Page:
Macular DegenerationAge Related Macular Degeneration (AMD)Read more...
Cosmetic Eye SurgeryWhat is Cosmetic Eye Surgery?Read more...
CataractWhat is Cataract?Read more...
Corneal TransplantWhat is Corneal Transplant?Read more...
Dry Eye SyndromeWhat is Dry Eye Syndrome?Read more...
Diabetic RetinopathyWhat is Diabetic Retinopathy?Read more...
Eye CancerWhat is Eye Cancer?Read more...
GlaucomaWhat is Glaucoma?Read more...
Retinal DetachmentWhat is Retinal Detachment?Read more...
Refractive SurgeryWhat is Refractive Surgery?Read more...
UveitisWhat is Uveitis?Read more...
VitrectomyWhat is Vitrectomy?Read more...
What is Eye Cancer ?
Eye cancers are called ocular cancers. Ocular is the medical name for the eye. Cancers affecting the inside of the eye are intraocular. And those affecting the outside of the eye are extraocular. The uncontrollable growth of cells in the eye that forms a mass known as a tumor. A tumor can be both malignant or benign. Intraocular malignancy is a cancer that develops in the eyeball.
Types of Eye Cancer
There are several different types of eye cancer. Cancer that develops in your eye is called intraocular cancer. Cancer that develops outside your eye is called extraocular cancer.
Intraocular eye cancers - types of intraocular eye cancer include the following.
Extraocular eye cancers - extraocular eye cancers include the following -
Secondary eye cancers - sometimes a cancer can spread to your eye from another part of your body. This is called a secondary eye cancer. This is most likely to happen in women with breast cancer, and in men with lung cancer.
I can’t imagine the direction of the wind, but I can adjust my sails to alway search my destination.
When it’s dark enough, you can see the stars.
Once you choose hope, anything’s possible. Hope never abandons you, you abandon it.
The most beautiful people we have known are those who have known defeat, known suffering, known struggle, known loss, and have found their way out of the depths. These persons have an appreciation, a sensitivity, and an understanding of life that fills them with compassion, gentleness, and a deep loving concern. Beautiful people do not just happen.
Dear GOD, if today I lose my hope please remind me that your plans are better than my Dream.....
Symptoms of Eye Cancer
Symptoms of eye cancer vary depending on the type of cancer you have and where it’s located.
If you have an intraocular cancer, such as ocular melanoma, you might not have any symptoms and it will be detected in a routine eye examination. This is why it’s important to have an eye test every two years. If you do have symptoms of eye cancer, they may include -
The symptoms of eye cancer in children are -
Causes of Eye Cancer
The exact reasons why you may develop eye cancer aren’t fully understood at present. However, you may be more likely to develop certain types of eye cancer if you have-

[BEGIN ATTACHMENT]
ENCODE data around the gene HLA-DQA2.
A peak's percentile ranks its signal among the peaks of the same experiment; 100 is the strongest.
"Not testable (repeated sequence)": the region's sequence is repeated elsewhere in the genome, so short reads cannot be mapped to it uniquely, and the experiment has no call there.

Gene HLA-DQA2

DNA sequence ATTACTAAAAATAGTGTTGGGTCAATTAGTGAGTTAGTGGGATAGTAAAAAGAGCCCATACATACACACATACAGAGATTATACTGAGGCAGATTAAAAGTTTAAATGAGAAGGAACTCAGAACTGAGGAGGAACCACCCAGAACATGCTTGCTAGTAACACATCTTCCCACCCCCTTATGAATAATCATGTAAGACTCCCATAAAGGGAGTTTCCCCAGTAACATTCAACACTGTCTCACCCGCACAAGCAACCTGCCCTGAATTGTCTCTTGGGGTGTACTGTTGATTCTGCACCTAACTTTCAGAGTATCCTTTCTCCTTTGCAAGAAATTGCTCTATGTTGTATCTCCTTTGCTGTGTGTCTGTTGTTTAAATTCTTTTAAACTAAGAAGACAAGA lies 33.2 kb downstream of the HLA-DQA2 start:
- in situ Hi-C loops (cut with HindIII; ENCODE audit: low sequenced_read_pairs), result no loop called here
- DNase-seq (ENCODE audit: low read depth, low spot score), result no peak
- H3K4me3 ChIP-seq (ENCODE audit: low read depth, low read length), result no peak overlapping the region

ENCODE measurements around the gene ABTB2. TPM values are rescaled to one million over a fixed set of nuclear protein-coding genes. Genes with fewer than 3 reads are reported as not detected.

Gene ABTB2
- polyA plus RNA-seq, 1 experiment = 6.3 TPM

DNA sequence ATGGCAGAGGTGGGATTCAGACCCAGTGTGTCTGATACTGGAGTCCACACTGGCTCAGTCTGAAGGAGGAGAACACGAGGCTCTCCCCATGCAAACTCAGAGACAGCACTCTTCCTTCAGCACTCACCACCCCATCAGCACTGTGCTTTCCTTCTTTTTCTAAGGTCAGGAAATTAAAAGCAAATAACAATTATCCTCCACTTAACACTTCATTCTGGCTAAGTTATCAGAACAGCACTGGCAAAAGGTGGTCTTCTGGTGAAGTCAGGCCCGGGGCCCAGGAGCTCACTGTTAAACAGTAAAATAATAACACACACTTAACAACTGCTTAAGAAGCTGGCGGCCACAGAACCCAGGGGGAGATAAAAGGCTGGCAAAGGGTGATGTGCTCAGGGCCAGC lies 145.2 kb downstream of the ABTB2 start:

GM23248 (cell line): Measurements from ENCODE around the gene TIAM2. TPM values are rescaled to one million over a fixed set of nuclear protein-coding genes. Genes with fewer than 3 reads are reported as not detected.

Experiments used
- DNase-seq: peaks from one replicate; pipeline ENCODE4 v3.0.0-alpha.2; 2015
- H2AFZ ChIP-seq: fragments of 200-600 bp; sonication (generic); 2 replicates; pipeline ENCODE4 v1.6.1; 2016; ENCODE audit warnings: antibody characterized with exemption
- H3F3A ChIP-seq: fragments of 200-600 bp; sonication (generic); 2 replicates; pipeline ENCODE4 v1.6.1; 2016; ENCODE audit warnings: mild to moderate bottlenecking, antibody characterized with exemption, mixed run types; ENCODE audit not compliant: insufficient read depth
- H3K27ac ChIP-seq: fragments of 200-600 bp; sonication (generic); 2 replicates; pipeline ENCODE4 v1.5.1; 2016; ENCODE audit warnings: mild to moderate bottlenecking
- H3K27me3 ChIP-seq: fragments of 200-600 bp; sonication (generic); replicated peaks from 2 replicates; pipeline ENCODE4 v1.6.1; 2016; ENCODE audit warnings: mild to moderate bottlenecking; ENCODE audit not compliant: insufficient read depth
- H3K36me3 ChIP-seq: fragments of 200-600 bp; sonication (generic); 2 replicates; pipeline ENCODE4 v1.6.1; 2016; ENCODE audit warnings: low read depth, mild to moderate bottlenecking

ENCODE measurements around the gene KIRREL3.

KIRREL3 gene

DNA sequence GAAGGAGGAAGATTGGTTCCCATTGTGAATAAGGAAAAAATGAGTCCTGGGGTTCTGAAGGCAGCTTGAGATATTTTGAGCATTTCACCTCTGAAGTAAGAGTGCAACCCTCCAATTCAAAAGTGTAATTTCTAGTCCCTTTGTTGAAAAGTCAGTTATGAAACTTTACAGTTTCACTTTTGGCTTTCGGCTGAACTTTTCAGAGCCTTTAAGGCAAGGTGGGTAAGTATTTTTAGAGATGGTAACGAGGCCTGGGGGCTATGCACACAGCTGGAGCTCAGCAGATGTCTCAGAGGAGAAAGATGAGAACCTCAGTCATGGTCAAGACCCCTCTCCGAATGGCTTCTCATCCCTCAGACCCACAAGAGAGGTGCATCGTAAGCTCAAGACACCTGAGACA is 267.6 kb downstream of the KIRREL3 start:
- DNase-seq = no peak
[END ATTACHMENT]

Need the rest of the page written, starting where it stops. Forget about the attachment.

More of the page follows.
Treatments of Eye Cancer
Eye cancer treatment will depend on the type of eye cancer you have, the size and how far it has spread (which is called staging) and your general state of health. There are three main treatments for eye cancer.
Surgery - surgery usually involves removing just the affected tissue. This is often enough to remove most eyelid tumours. However, you may need to have a small part of your eye, or if the cancer affects a large part of your eye, your whole eye removed (enucleation surgery). If you have your eye removed an artificial (prosthetic) eyeball can be created to match your remaining eye. This will last for your lifetime, you won’t need to have it replaced.
If the cancer has spread you may need to have your eye and eyelid, and the muscles, nerves, and fat in your eye socket removed (exenteration surgery). After this surgery you may have an artificial eye or a facial prosthesis fitted. Some types of eye cancer, such as melanoma of the eye, can be treated with laser therapy (a high-energy beam of light will be used to destroy the cancer cells).
Radiotherapy - Surgery is sometimes combined with radiotherapy to treat eye cancer. Radiotherapy uses radiation to destroy cancer cells. A beam of radiation is targeted on the cancerous cells, which shrinks the tumour. Radiotherapy can now be targeted to the area that needs treating to prevent damaging normal tissues close by. Alternatively a source of radioactive material will be put in or near your tumour. This is called brachytherapy. Radiotherapy is often used to treat melanoma of the eye.
The length of your radiotherapy treatment will depend on what type of eye cancer you have and how severe it is. If you have ocular melanoma for example, you will usually have external beam radiotherapy as small doses over a few days or brachytherapy for a week. Ask your doctor for information on the type and length of treatment you need.
Chemotherapy - Chemotherapy is a treatment to destroy cancer cells with medicines. They are usually injected into your vein but sometimes may be given as tablets. Chemotherapy can be effective for treating lymphoma of the eye and retinoblastoma. It's only used for melanoma of the eye if other types of treatment haven't worked.
"Happiness is not something ready made. It comes from your own actions".
"The purpose of our lives is to be happy" - Dalai Lama